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Inspiring a generation

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Tim Vickery | 09:05 UK time, Monday, 6 August 2012

When I fly back to Rio - the host of the 2016 Olympics - my enduring memory of London 2012 will be that of Great Britain women's football team beating Brazil.

Included in a Wembley crowd of 70,584, sitting directly behind me, was a young girl of around seven or eight who had gone along with her father.

She sat - or mostly stood - enraptured as he patiently explained what was going on. After a minute and a half they had a GB goal to celebrate.

Towards the end, dad was cheering hard for a second, mainly because it would give him an excuse to leave early and beat the rush.

Brazil's Marta (10)

Brazil's Marta (10) was closely marked during their 2-0 defeat against Japan in the quarter-finals. Photo: Getty  

His daughter was having none of it. She was determined to stay until the final whistle and lap up all that the experience had to offer.

I imagine she finally arrived at home tired but with her senses filled with the occasion. Perhaps that night in her dreams she took on Brazil in front of a huge crowd at the Olympics and scored the winning goal.

Just as she was inspired by coach Hope Powell's Great Britain team, so Marta has lit the torch for so many Brazilian girls.

Marta and Brazil's story is both heart-warming and cautionary. When they went to the 1996 Atlanta Olympics Brazil were under-equipped.

Their administrators had so little confidence that they only had enough pennants (exchanged by the captains before the kick-off) for the group games. Fourth place was an unexpected bonus.

Expectations were higher four years later and another fourth place was seen as a disappointment.

That's when Marta emerged to take them to another level.

A wonderfully fluid mover with a magnificent left foot, Marta is an extraordinary talent and an even more extraordinary story. From a poor background in a remote part of the country, Marta met resistance from male members of her family as a result of playing football.

This was not uncommon in Brazil - but it is much less common now.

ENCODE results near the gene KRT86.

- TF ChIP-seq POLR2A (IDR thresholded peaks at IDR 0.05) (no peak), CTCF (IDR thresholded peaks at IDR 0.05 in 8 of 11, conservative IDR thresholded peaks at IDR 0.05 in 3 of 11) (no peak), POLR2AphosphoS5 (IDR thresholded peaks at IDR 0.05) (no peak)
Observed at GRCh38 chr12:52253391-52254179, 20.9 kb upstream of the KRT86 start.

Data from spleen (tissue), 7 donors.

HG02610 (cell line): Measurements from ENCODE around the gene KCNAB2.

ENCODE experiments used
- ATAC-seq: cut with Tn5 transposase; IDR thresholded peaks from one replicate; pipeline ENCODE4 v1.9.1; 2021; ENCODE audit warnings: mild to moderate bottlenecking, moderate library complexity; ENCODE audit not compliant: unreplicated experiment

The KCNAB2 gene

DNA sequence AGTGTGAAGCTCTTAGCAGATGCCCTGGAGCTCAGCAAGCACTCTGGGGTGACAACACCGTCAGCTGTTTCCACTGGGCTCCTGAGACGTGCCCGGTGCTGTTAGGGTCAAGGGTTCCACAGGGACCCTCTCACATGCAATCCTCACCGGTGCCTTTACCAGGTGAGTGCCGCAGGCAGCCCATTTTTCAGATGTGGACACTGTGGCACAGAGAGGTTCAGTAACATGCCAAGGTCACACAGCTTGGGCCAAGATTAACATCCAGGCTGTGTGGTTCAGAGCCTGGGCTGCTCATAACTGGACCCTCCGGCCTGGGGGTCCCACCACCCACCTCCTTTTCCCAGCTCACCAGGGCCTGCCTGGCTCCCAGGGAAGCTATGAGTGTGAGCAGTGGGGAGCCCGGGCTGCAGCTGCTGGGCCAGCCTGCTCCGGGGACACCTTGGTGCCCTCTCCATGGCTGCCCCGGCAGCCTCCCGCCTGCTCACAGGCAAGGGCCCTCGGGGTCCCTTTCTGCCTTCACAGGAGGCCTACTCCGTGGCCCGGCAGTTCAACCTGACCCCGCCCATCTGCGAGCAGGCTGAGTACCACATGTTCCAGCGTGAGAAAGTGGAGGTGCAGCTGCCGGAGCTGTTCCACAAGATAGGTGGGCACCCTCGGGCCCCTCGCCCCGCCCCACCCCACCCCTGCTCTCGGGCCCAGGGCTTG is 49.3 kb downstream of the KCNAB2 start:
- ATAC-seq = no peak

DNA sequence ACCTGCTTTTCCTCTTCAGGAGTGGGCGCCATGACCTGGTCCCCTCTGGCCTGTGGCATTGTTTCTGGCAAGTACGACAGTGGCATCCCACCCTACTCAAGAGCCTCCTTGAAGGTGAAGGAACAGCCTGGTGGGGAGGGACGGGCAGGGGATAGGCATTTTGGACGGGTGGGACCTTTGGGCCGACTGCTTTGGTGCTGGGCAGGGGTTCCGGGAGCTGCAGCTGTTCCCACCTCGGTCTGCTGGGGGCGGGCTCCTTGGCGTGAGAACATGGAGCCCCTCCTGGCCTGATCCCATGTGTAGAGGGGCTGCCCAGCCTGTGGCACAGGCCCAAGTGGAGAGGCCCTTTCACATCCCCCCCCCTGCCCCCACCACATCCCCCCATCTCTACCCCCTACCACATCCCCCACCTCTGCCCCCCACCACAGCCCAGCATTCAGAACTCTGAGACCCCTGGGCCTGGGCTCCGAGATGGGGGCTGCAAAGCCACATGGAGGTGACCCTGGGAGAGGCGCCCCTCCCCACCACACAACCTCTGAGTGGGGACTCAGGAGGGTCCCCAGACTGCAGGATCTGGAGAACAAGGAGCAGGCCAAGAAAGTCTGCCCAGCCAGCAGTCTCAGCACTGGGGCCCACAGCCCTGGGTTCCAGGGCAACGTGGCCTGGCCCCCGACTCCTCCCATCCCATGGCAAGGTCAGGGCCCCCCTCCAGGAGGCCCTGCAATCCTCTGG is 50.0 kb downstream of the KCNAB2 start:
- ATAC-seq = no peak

With the grace and depth of her talent, Marta has legitimised the sport for millions of Brazilian girls and women.

The only thing missing from her international career is a top drawer title. She has come very close. Brazil won the silver in the 2004 Olympics, came second in the 2007 World Cup, and won silver again in 2008.

But now they seem to have dropped off the pace. In last year's World Cup they were knocked out in the quarter-finals on penalties. And, following their defeat by Great Britain, they were beaten 2-0 by Japan and eliminated from London 2012.

Before the tournament I was on a radio programme with the vastly experienced England defender Faye White who announced her retirement from international football earlier this summer. Her view was that GB had evolved to a point where a victory over Brazil was entirely feasible. At the time I did not believe her, but she was spot on.

I am certainly no specialist on the women's game, but my impression in the GB v Brazil match was that while Marta remains technically excellent, she did not have the staggering physical advantage she enjoyed a few years ago.

Against the dynamism of the British side, they were reduced to pumping hopeful long balls in Marta's general direction.

This, I believe, is not because Marta, or even Brazil, have lost anything. Rather, it is because opponents have made huge strides in terms of skill and, especially, fitness.

This surely has much to do with the undeniable fact that the 'Marta moment' has not been seized as it might have been. There is still no solid professional structure for the game in Brazil, which, with the equivalent of lottery money available, is a huge disappointment.

There is no easy path for the generation inspired by Marta to follow.

There is a lesson here for the British administrators. More than 70,000 people turned out to watch GB v Brazil.

Thought must be given to capturing some of these people for the long term. From coaching to marketing, the structure needs to exist to enable the little girl sitting behind me last Tuesday to turn her dreams into reality.

Questions on South American football to, and I'll pick out a couple for next week.

From last week's postbag:

Q) What is your opinion of Lucas Moura. There have been lots of rumours linking him with Manchester United, but I hadn't really heard of him before this. He's now being touted in the press as the best young player next to Neymar?

Iain Wilson

A) He's undoubtedly very talented, but there's a big difference between him and Neymar. Winner of the Copa Libertadores, voted best player in South America, Neymar has done it. Lucas, on the other hand, is still much more promise than reality.

I thought it was a huge error to promote him to the senior international squad last year. I really think he should have gone to the World Youth Cup rather than the Copa America - in the former he would have carried the status of the leader of the attack, which would have forced him to develop the collective side of his game.

He has blistering pace, can sustain it, has short space dribbling skills and can shoot from range. But he can be selfish and at the moment he lacks versatility.